Contemporary art has evolved far beyond the classical European construct. Rather than adopting linear narratives, art has become tangential. The process of creation is often emphasized more so than creation itself. Artistic trends have become more daring as society gradually expands its conception of beauty. Through accepting the imperfect as beautiful, the definition of art is widened to encompass the unconventional, the abstract and even the perplexing.
The movement towards abstraction is logical. Stemming from the impressionist movement in the 19th century, abstraction is rooted in subjective interpretation. Anatomical correctness is, at times, sacrificed. Artists instead adopt a more personal and emotional response to their subjects and their material surroundings. The essence of the bodily form is championed over the prescribed rendering of a female nude. Attempts to order life forces and forms through geometric shapes are applauded. The use of bold colors on monumental multimedia canvases is encouraged. Essentially, abstraction is the acceptance of artistic experimentation. The traditional classical linear confines have been unshackled. Art is liberated and the artist is free to employ his artistic license. Abstraction fully involves the viewer; it forces one to simultaneously analyze and appreciate artistic creation.
The Rose Art Museum, located in Waltham on Brandeis University’s campus, offers a thought provoking collection of contemporary and abstract works. Open Tuesday through Sunday from 12:00 p.m. to 5:00 p.m., the Rose Museum is free to all visitors. Forewarning: transportation to the museum is difficult, as one must have access to a car or take the commuter rail. However, the collection of innovative contemporary art, which is both unique and educational, is worth the trip. The museum is offering exhibitions on Willem de Kooning and his abstract contemporaries (as in the museum’s exhibition “Painting Blind”) as well as an exhibition on the abstract expressionist painter Helen Frankenthaler (as in the exhibition “Pretty Raw”).
While intellectually stimulated by these exhibitions, I was drawn, in particular, to one of the museum’s recent acquisitions located in the main foyer. Mark Bradford’s mixed media collage on campus, “Father You Have Murdered Me”(2012), dominates the sightline. From a distance, the monumental canvas is aesthetically pleasing. Melding warm yellow hues with vibrant pinks and sea foam greens, the work is united by white and black hatched accents. The amalgamation of colors creates the illusion of calm. Initially, I interpreted the depiction as an abstract interpretation of nature, a modern colorful version of Monet’s famous water lilies.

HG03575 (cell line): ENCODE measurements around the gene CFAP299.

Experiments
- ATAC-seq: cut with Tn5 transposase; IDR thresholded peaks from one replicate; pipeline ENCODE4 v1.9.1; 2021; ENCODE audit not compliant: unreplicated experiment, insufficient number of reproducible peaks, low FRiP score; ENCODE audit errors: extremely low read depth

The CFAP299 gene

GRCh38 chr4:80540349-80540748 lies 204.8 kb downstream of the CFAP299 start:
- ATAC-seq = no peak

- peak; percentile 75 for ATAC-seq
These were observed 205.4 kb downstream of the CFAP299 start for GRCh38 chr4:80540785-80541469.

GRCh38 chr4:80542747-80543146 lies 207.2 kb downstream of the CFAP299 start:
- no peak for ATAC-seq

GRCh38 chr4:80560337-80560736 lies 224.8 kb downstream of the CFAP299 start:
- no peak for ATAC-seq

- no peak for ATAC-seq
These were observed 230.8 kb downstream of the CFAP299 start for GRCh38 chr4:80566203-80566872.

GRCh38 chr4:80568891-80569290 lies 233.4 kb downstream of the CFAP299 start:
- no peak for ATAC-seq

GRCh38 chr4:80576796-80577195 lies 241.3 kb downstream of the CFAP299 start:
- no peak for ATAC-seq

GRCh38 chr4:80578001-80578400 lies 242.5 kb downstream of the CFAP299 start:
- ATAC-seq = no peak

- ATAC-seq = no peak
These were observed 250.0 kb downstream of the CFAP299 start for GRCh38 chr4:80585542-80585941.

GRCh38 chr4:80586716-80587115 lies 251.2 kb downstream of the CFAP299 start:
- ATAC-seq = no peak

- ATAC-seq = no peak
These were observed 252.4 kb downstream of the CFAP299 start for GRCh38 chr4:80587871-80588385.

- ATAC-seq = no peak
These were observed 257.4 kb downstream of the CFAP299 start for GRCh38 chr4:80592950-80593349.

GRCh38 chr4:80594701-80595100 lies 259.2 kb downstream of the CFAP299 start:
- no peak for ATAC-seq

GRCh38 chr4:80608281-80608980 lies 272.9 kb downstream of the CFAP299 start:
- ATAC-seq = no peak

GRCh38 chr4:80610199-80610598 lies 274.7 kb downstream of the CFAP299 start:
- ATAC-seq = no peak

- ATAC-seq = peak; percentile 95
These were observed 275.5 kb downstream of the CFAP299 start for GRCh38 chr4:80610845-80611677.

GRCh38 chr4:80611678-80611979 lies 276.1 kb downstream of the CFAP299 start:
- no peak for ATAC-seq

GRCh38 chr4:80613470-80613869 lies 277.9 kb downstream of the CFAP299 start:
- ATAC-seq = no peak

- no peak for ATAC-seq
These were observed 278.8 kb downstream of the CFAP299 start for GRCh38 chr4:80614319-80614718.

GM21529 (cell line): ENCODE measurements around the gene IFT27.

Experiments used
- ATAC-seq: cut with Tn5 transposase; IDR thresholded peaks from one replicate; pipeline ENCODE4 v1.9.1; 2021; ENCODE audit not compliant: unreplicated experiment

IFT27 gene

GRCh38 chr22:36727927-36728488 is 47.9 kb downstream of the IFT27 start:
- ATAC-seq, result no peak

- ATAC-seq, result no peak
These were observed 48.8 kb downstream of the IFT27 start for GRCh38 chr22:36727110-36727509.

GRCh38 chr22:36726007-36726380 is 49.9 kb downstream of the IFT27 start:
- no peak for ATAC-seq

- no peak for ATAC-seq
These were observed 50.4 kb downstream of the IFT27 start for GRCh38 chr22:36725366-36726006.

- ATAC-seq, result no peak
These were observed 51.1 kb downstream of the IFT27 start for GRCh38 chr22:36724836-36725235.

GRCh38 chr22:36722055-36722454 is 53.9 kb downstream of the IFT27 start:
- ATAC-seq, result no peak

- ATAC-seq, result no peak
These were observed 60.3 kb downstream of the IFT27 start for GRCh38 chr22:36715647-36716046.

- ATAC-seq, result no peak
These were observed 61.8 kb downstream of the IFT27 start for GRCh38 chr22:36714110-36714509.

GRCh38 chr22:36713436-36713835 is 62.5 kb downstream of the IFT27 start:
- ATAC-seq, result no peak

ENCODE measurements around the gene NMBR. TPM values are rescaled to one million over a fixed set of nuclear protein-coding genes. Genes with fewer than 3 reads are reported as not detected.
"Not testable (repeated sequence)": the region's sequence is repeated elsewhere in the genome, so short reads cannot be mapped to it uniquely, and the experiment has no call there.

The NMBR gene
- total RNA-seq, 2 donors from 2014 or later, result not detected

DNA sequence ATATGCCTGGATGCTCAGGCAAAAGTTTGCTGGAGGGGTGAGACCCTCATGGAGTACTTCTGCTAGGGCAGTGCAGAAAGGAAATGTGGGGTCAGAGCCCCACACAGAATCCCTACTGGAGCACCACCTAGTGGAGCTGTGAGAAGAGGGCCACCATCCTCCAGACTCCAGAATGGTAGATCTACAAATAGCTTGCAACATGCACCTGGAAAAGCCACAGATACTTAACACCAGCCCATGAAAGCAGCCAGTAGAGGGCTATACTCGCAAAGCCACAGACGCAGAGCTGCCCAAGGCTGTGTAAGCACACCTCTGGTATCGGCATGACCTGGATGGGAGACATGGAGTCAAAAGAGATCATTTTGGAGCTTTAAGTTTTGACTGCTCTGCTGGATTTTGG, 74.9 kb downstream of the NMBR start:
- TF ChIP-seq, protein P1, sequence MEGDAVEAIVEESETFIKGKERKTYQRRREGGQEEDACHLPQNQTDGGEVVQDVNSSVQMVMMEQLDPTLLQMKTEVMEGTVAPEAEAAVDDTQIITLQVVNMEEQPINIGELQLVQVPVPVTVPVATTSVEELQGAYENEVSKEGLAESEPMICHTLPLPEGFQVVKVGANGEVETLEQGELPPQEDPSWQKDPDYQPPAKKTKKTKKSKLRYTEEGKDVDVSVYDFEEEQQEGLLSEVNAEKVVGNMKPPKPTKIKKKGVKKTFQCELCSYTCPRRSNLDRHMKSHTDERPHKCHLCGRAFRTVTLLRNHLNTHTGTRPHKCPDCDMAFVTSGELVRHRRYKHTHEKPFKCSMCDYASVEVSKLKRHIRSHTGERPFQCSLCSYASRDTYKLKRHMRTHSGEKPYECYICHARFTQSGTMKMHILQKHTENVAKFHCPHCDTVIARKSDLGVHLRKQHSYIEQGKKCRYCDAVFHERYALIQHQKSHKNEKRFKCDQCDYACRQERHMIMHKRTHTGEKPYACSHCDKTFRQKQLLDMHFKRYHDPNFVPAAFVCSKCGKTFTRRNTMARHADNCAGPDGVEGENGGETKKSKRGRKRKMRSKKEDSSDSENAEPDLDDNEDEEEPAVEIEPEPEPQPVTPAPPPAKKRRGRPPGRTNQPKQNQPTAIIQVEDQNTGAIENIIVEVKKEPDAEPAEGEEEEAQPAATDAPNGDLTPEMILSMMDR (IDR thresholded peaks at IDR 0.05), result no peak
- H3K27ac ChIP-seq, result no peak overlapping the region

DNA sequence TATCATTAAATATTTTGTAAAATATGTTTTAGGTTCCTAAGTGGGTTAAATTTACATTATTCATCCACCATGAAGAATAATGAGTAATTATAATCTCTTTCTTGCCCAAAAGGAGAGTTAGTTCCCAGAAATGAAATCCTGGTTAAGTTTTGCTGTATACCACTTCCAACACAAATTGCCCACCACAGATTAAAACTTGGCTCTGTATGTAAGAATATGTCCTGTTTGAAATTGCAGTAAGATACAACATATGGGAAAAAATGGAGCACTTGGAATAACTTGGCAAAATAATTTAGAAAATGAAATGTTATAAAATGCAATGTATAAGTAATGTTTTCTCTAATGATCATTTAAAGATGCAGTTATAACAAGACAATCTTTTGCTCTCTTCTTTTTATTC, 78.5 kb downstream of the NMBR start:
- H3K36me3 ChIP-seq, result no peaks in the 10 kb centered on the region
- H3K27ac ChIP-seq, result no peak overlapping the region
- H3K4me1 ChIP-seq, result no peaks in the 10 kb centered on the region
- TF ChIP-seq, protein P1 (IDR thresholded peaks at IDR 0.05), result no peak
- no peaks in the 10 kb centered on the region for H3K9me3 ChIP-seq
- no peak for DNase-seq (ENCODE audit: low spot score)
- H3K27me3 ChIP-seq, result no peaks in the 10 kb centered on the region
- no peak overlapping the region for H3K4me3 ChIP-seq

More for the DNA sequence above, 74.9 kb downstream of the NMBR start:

However, upon approaching the work, the chaos underlying the calm façade is revealed. Bradford’s canvas is physically dense, the product of numerous superimposed layers. It simultaneously conceals and reveals; darkness hides behind the light, but its existence is not wholly disguised. The canvas requires the viewer’s full engagement. Its unusual combination of colors and media forces the viewer to consider the complex process of creation as well as the finished work. The mysterious canvas beckons the viewer by inviting them to deconstruct the beautiful façade to arrive at the painful core.
In “Father You Have Murdered Me,” the poles of light and dark — beauty and pain — comingle. The work can neither be clearly dissected nor narrowly classified. As noted by the artist himself in didactic material at the exhibition: “People are uncomfortable with [abstraction] … They want these really clear binaries. That linear thinking is a European construct, but history doesn’t happen the way that we read it.” Bradford’s work is an emotionally charged artistic representation of everyday phenomena. Refusing to create in accordance to a prescribed manner, Bradford embraces the artistic potential of abstraction. Rather than hiding the darkness, Bradford beautifies it. Just as history cannot be predetermined, the potential of abstraction cannot yet be quantified.